Once again, he plowed into the man, and once again, Perkins marveled at the kid’s stupidity. It seemed that every time he turned a loaded gun on the boy, Luke got the notion to fight back. His poorly timed acts of bravery were going to cost the teen his life. He managed to get off a shot as the youth careened towards him, but he was unsure of the outcome, for he soon found himself flat on his back with Luke squarely on top of him.

This time, Luke was going for the gun. This time, he’d turn it on the outlaw without blinking an eyelash. As long as there was a chance to save Vin, he’d fight until he breathed his last breath –or better yet, until Perkins did.

+ + + + + + +

Buck and Ezra rode hard and fast - or as fast as they could safely manage on the rugged trail. As the sun began to set, both knew instinctively that they were catching up to their friend. That certainty was accompanied by renewed feelings of foreboding, however, so with a glance and a nod between them, it was decided to keep on riding.

The sound of a shot echoing towards the canyon below caused both men to pull up hard on the reins. Once more a look, but no words, were exchanged, and the two men moved forward with determined resolve. There was no way they were turning back without Vin and Luke in tow. No way were they facing Chris empty-handed.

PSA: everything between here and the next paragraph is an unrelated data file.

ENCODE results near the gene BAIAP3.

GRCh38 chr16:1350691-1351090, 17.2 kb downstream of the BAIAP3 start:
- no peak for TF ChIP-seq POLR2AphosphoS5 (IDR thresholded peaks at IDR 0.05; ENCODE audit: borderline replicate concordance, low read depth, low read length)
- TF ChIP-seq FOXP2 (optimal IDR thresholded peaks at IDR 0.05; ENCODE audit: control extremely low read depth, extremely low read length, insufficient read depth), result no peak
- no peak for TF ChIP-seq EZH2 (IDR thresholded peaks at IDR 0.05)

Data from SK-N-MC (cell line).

Another shot sounded, this time high up on the trail. The two men dismounted, tying off their horses and approaching the area cautiously. Ezra’s eyes went wide when he spotted Peso tied several yards away. Taking Buck’s arm, he pointed out the black soundlessly.

Wilmington’s eyes turned hard as he nodded in acknowledgement. He’d heard two shots too many – especially since neither of them came from their tracker’s familiar mare’s leg.

When the men topped the slope, they were able to see into the small clearing below. Both gasped as they took in the situation that greeted them. Vin lay still, and even in the darkening shadows, his pallor was evident. Mere yards from where he lay; a fierce struggle was taking place.

"Dear God," Ezra whispered in dismay.

Buck thought quickly. "See if you can get closer and get off a shot," he instructed the con man. "I’m going around to the other side."

Standish nodded as he moved several yards ahead, never taking his eyes off the battle nearby. He wished it were Vin with him right now, knowing the tracker could take out the big man without the risk of hurting the boy. But Ezra wasn’t so sure he could do the same. Still, he readied his weapon and aimed, prepared to make the shot when necessary.